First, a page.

Plato’s Symposium explains human sexuality with an alternative creation myth. Humans, Plato tells us, were originally spherical creatures and came in three sexes – male, female or androgynous (male and female). Following an attempt to overthrow the gods, Jupiter punished these creatures by splitting them in two, condemning them to an eternal search to be reunited with their other half. Human sexuality, in Plato’s story, is the primal longing once again to become whole, and is determined by our original sex – homosexuals being once male, lesbians female, or heterosexuals androgynous – half man and half woman.
In Romantic Delusions Just explores humanity’s longing for union, and the inevitable frictions that haunt the meeting of opposites. The central character of the film, a hermaphrodite, belongs neither to the world of the feminine or masculine. Just’s rich filmic narrative reveals the increasing isolation and alienation experienced by the protagonist as he/she searches for a sense of belonging. Filmed in Bucharest and Constanza (Romania), the architectural setting mimics and heightens the internal discord of the protagonist. The frivolity of European baroque set alongside buildings in the more brutal communist idiom enact an uncomfortable encounter between West and East, Capitalism and Communism.
The hermaphrodite is a natural subject for Just, whose dark ambiguous narratives reveal the complexity of human relationships and gender roles. In films such as Invitation to Love (2003), The Lonely Villa (2004) or Bliss and Heaven (2004), traditional masculine preserves – boardrooms, gentlemen’s clubs, trucks – are transformed into sites for highly incongruous and emotionally charged displays, as men sing, dance and weep openly in front of one another. Just’s films play on both the conventions of Hollywood films and society in general, to reveal men to be anything but men in the stereotypical sense of the word. In his frequent use of cliches to title his work, Just playfully acknowledges the stereotypes his work explores. It will all end in tears (2006) does literally end in tears, but in Just’s exploration of the relationship between a middle aged man and a young boy, the comforting certainty of a hackneyed phrase quickly dissolves into a disturbing psychological portrait.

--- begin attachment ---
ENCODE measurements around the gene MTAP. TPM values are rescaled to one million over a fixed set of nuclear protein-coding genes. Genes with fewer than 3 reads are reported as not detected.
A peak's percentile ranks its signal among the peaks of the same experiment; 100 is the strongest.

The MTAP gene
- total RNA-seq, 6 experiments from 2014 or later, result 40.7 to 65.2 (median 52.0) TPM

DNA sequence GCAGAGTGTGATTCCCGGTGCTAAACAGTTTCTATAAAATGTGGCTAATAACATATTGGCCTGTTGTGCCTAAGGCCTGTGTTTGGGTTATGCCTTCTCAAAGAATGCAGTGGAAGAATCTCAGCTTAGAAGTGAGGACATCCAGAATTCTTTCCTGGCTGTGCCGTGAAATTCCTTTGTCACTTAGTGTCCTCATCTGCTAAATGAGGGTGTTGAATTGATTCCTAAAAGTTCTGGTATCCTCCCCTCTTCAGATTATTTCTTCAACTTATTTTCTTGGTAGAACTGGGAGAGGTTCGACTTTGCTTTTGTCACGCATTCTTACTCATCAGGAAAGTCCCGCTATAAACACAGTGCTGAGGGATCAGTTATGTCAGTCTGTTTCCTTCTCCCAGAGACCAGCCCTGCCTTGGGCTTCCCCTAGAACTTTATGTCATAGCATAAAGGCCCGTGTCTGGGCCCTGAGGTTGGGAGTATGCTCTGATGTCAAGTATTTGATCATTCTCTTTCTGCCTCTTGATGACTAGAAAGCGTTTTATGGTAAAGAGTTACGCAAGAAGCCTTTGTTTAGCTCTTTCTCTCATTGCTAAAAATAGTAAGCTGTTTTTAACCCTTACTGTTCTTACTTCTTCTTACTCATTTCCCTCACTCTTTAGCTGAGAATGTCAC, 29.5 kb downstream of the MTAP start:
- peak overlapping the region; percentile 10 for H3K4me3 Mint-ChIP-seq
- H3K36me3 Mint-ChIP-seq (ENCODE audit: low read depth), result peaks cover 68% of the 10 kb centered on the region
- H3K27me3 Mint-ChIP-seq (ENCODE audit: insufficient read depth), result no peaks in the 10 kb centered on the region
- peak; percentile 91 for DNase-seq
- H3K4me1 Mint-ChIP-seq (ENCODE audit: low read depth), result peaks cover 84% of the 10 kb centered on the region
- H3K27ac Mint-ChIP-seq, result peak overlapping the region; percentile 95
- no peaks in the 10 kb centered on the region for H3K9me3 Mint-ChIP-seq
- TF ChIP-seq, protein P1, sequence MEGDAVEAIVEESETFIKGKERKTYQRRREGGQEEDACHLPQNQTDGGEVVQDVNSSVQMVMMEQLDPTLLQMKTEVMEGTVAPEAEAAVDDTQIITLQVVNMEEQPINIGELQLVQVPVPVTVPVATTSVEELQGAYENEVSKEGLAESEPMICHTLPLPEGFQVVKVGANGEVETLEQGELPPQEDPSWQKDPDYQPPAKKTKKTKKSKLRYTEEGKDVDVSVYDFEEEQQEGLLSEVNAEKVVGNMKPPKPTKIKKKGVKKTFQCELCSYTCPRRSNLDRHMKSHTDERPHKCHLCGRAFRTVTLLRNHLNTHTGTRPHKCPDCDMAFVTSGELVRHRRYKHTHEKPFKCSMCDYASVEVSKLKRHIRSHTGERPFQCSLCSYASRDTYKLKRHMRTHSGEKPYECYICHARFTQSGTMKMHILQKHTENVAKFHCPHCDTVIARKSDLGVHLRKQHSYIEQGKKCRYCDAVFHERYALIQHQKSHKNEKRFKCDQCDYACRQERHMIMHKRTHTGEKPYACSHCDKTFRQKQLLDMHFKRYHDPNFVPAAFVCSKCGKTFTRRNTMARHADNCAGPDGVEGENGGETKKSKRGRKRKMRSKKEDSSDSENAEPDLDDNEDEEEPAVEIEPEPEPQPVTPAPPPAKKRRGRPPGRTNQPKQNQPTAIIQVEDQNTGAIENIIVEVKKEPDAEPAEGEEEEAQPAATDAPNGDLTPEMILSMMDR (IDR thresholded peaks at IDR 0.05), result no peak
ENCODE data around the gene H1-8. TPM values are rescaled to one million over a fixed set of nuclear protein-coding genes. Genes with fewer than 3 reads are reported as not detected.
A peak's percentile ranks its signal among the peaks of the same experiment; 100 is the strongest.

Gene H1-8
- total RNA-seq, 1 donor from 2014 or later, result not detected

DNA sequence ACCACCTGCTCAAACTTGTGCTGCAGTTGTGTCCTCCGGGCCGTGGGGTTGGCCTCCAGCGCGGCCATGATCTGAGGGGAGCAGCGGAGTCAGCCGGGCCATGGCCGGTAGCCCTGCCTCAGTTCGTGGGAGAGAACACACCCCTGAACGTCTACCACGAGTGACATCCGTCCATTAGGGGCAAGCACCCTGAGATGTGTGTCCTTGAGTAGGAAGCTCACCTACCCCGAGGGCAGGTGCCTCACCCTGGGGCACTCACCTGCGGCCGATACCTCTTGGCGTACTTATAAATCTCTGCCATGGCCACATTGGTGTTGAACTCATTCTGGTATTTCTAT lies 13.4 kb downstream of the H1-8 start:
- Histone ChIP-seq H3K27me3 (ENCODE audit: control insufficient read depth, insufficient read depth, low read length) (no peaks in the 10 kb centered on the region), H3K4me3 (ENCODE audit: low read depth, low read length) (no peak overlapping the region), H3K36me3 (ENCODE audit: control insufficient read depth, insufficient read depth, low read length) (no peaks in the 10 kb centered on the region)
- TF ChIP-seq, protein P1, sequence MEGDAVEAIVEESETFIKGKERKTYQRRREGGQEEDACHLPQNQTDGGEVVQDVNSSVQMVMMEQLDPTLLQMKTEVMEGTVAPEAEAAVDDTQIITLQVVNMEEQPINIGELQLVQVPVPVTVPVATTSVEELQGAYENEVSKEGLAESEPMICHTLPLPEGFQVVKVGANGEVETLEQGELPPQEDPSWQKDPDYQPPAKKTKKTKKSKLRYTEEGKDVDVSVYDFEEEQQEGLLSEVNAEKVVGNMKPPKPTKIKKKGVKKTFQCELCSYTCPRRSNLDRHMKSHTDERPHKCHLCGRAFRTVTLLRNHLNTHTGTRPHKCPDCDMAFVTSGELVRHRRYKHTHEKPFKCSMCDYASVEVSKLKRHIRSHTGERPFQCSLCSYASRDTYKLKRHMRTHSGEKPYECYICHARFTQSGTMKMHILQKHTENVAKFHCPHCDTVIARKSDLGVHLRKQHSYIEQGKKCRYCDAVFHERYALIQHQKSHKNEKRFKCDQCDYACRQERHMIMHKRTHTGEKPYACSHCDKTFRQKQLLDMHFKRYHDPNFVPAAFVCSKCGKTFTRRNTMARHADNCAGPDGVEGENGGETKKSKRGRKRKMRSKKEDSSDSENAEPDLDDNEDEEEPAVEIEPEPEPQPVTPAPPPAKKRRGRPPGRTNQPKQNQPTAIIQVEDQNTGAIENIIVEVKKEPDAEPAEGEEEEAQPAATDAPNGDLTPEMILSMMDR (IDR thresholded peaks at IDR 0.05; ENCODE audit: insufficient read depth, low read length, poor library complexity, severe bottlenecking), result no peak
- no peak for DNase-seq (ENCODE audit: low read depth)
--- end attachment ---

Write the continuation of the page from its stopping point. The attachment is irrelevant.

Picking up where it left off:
In these earlier films, the choice of setting is key to constructing expectations which Just goes on to confound. In more recent work, the architecture becomes a palpable presence, taking on what is tantamount to a speaking role in films which are notable for the almost complete absence of dialogue. In A Vicious Undertow (2007), an entire story of desire and longing grows almost imperceptibly out of an introductory close-up of a Chinoiserie tapestry.
Romantic Delusions expands the role of architecture still further. The clash of architectural style (and by implication, ideology) extends the metaphor beyond the internal world of the hermaphrodite to encompass the social and political. Just suggests that in the political, as much as the personal, we delude ourselves with romantic dreams of blissful unions. SC